As the legal battle between Epic Games and Apple moves toward a September 28 hearing, the iPhone maker is mincing no words in arguing against Epic’s request for a preliminary injunction that would bring Fortnite back to the iOS App Store. In a 37-page motion filed late Tuesday, Apple says that it needs to retain the ability to punish “one of the most egregious acts of sabotage that Apple has experienced with any developer.”
“Epic started a fire, and poured gasoline on it, and now asks this Court for emergency assistance in putting it out, even though Epic can do so itself in an instant by simply adhering to the contractual terms that have profitably governed its relationship with Apple for years,” the motion reads, in part. “Epic is a saboteur, not a martyr.”
Apple’s argument for keeping Fortnite off the App Store without changes relies heavily on arguments around protecting iPhone security. When Apple first created the iOS App Store, it says, “Rather than recreating the Internet, Apple opted instead to create a safe and trusted place for its iPhone customers to discover and download apps, confident that they will work seamlessly and securely with the tap of a finger.”
Epic undermined that secure approach by violating the contractual terms of its developer agreement and inserting its own Direct Payments option into the iOS version of Fortnite via a “hotfix”, which Apple was unable to review before it went live. Because of this, Apple says it was unable to ensure that Epic had “not made changes to the payment system or bypassed security features of the iPhone or privacy protections,” as it usually does.
As it stands, for instance, Fortnite‘s Direct Payment Option (which remains available and widely used by players who previously downloaded Fortnite for iOS) is not blocked by the iPhone’s built-in parental control restrictions on in-app purchases. “Apple promises its customers that the App Store will be a safe and trustworthy place for customers to discover and download apps,” the company writes. “By inserting secret and unreviewed functionality into an app, Epic threatens the relationship between Apple and iPhone customers.”
If Epic succeeds in its argument here, Apple warns, there will be nothing stopping other developers from also undermining Apple’s 30 percent cut of in-app purchases. “Epic insists that other developers will not follow its lead because they will fear ‘retaliation,'” Apple writes. “But no one will fear Apple’s response if this Court grants the injunction Epic seeks and declares that all developers can flout Apple’s rules with no consequence as long as they claim Apple’s rules are anticompetitive.”
Still going after Unreal Engine
Fortnite aside, Apple also argues that it must retain the right to close all of Epic’s iOS developer accounts. That includes the accounts behind the development of Unreal Engine on iOS, which are currently protected by a restraining order.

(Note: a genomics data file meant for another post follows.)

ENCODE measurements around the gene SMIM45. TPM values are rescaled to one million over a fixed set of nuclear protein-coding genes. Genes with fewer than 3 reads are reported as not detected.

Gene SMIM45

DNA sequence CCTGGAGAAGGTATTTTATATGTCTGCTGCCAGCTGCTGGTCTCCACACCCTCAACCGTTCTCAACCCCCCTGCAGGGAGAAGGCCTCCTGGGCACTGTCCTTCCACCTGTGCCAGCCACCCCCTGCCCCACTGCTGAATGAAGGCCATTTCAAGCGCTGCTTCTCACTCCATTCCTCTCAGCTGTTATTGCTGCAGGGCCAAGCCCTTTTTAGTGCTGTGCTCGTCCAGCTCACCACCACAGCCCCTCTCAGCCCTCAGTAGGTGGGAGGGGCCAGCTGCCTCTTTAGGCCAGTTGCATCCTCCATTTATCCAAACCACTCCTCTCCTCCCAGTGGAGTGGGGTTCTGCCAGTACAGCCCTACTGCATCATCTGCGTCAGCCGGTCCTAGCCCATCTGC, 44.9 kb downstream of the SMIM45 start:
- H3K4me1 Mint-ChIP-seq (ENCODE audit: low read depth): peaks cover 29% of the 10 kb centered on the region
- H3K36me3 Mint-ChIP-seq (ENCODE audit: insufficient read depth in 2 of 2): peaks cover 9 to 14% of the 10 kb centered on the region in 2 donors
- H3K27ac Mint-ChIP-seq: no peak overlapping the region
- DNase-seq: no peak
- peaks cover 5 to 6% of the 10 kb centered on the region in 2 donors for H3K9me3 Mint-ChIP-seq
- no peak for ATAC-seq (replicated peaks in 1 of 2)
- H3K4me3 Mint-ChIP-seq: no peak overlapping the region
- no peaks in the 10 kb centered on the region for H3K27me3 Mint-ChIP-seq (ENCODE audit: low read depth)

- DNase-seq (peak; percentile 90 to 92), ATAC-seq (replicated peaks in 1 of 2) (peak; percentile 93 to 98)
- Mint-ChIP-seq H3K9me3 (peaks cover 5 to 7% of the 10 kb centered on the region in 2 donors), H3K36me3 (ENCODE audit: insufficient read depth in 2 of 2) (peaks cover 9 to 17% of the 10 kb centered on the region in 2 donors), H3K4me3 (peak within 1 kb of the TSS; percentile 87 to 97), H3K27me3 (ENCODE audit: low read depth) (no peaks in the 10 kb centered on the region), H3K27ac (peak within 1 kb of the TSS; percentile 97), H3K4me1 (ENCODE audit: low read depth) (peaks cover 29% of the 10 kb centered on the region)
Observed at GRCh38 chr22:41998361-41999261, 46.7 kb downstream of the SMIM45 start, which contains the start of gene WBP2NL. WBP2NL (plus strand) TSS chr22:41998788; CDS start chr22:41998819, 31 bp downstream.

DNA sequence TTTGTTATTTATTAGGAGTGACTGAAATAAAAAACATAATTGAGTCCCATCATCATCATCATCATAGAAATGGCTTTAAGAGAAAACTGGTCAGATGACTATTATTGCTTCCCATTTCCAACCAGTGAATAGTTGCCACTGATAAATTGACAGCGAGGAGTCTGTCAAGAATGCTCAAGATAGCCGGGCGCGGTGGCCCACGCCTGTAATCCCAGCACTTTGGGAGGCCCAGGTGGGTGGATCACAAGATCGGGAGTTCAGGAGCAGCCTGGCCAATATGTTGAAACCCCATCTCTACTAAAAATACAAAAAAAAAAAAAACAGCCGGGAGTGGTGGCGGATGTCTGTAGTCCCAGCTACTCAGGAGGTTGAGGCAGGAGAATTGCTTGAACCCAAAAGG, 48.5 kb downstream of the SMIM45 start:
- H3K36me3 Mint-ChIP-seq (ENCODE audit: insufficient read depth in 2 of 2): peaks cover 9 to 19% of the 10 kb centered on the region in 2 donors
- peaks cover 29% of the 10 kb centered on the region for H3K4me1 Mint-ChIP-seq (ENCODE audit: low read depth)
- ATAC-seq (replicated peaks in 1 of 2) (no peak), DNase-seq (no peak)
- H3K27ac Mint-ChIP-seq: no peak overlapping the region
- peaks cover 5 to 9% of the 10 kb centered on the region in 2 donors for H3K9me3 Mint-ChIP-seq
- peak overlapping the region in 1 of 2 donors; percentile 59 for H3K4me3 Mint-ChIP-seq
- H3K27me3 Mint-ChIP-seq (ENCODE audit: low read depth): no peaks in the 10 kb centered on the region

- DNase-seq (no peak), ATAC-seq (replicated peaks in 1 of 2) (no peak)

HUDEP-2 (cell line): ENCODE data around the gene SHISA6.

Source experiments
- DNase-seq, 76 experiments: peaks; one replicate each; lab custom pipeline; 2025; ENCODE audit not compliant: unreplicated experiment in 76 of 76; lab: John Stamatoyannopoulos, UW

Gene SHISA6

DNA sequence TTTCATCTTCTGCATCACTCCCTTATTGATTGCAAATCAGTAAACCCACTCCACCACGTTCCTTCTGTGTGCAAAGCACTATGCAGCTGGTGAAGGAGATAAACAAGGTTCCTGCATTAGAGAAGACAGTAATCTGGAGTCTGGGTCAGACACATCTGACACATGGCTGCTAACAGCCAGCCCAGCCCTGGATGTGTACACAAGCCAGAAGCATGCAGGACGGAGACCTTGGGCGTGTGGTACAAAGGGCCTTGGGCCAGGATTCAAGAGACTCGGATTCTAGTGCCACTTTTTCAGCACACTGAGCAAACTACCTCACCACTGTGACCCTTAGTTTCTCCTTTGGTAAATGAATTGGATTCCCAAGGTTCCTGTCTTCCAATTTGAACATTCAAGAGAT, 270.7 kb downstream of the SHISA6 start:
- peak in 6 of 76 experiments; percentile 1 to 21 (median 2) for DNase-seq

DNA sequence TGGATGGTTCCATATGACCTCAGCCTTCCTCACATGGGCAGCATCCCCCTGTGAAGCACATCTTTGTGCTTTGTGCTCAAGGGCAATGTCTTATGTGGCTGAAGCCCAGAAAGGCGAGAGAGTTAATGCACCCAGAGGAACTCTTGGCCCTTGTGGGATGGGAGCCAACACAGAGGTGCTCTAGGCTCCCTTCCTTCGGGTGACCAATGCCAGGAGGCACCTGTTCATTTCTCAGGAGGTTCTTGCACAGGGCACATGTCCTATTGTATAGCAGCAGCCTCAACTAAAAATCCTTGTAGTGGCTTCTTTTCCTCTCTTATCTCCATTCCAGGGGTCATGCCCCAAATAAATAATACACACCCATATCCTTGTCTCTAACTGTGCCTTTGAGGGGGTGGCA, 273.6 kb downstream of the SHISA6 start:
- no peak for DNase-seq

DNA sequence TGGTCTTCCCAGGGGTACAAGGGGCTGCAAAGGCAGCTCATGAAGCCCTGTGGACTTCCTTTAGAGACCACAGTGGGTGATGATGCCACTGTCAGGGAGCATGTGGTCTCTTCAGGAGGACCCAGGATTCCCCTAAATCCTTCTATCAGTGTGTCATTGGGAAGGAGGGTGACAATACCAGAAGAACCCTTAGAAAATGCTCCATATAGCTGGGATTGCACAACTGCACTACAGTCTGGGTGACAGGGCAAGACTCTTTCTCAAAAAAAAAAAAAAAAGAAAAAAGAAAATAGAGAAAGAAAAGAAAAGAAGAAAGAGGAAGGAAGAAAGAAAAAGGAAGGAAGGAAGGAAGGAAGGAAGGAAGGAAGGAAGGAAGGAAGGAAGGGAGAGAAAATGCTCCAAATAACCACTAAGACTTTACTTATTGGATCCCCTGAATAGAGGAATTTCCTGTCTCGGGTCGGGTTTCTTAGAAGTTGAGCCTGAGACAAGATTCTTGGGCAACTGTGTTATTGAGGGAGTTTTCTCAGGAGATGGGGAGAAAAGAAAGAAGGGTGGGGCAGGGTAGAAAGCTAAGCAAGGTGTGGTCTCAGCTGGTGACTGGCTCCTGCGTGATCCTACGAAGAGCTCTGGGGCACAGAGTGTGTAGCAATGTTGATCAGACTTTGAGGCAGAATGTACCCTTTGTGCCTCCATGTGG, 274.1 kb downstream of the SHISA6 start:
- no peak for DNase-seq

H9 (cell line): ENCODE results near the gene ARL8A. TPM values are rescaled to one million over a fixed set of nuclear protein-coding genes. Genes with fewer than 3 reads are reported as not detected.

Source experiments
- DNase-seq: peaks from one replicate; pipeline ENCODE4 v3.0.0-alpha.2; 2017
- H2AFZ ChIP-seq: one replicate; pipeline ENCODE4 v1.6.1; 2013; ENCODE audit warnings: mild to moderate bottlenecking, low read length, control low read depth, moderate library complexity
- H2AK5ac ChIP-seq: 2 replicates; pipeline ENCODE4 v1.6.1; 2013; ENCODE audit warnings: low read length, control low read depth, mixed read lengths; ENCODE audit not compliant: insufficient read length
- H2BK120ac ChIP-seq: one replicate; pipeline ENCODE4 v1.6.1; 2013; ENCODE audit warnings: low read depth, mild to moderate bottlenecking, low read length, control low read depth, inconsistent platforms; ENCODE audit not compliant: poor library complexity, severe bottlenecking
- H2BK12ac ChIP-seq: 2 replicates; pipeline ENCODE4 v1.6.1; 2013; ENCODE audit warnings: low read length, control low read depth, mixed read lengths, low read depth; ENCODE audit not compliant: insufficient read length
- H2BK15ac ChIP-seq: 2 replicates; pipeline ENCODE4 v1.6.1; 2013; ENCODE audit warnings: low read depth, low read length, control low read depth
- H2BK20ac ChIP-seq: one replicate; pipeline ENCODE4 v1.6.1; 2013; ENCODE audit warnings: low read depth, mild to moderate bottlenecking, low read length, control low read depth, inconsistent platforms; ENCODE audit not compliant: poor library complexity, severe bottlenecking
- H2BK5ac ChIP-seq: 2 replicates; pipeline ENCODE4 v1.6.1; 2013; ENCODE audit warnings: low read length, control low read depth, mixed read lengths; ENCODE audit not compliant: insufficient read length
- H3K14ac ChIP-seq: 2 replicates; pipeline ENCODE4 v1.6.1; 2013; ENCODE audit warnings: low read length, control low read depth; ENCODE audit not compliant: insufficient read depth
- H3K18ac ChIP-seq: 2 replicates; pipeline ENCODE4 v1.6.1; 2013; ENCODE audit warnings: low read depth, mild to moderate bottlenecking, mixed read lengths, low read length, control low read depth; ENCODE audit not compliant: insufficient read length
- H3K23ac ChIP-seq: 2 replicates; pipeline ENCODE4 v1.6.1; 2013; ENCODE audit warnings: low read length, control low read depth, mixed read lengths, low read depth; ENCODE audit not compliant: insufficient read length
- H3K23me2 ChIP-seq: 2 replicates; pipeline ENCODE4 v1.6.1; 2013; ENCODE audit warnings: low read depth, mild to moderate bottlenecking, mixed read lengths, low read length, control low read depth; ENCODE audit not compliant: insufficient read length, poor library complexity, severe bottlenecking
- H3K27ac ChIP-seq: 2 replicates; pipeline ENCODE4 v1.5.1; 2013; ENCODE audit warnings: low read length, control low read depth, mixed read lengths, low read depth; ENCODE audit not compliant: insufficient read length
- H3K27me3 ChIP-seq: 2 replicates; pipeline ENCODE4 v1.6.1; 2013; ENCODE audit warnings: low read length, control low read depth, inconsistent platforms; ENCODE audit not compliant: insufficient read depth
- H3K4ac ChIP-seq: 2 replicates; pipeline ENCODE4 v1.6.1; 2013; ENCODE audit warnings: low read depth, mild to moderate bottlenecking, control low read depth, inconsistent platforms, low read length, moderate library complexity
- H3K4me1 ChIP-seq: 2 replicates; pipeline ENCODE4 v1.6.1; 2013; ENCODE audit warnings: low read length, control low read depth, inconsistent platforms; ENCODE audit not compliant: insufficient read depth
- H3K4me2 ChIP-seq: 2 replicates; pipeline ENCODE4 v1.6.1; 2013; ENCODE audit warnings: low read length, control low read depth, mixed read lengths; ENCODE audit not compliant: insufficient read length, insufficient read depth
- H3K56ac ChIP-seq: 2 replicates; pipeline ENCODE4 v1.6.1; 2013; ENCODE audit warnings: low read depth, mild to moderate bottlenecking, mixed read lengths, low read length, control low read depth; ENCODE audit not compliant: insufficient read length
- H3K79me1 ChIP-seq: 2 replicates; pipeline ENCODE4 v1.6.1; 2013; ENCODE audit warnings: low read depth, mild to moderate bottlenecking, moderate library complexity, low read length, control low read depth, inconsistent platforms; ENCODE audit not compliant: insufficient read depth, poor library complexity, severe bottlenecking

Apple says it wants to close all of Epic’s accounts in part to prevent what it calls a “shell game” of apps being transferred from one developer account to another. But Apple says it’s also because the company now sees Epic’s Unreal Engine as a “potential threat” that poses as a second potential ‘trojan horse’ that would enable Epic to carry through on its threats to undermine the App Store and insert further unauthorized features.”
Through Unreal Engine, Apple argues, Epic could “insert malware, or other unauthorized features such as alternative direct payment mechanisms” into “the non-Epic apps that are available on the App Store and rely on Unreal Engine… It is easy to see that a rogue application affecting the operation of a significant fraction of the world’s iPhones could substantially disrupt local or even worldwide telephony systems, as well as broad segments of the Internet itself.”
As far-fetched as those claims of worldwide-Internet-sabotage-via-game-engine may be, Apple’s main point is that it can no longer give Epic the benefit of the doubt with regard to its iPhone security and iOS development contract obligations. “Apple does not wait to be fooled a second time before terminating an affiliate for the bad deeds of its principals,” the company writes.
Not a monopoly?
The rest of Apple’s motion largely rehashes previous arguments that Epic is unlikely to prove its claims that Apple is a monopolist exerting unreasonable control over the marketplace. The fact that Epic enjoys “alternative means to distribute Fortnite,” from consoles and PCs to Android phones, “present[s] a textbook example of services that are ‘reasonably interchangeable’ when used ‘for the same purposes,'” Apple writes.
More than that, though, even on iOS Apple says that Epic has other options to monetize Fortnite without paying Apple’s 30 percent fee on in-app purchases. “A developer can generate revenue through advertising, through the sale of physical goods and services, and through any number of other ways that will result in no commission to Apple,” the company writes, adding that over 80 percent of the apps on the App Store use such business models.
Apple also reiterates its position, previously supported by the court, that Epic’s harm in this matter is self-inflicted and thus does not require a preliminary injunction to rectify. To Epic’s claimed “reputational harm” in being forced off the App Store, Apple notes that “Epic has engaged in a full-scale, pre-planned media blitz surrounding its decision to breach its agreement with Apple, creating ad campaigns around the effort that continue to this day. If Epic were truly concerned that it would suffer reputational injury from this dispute, it would not be engaging in these elaborate efforts to publicize it.”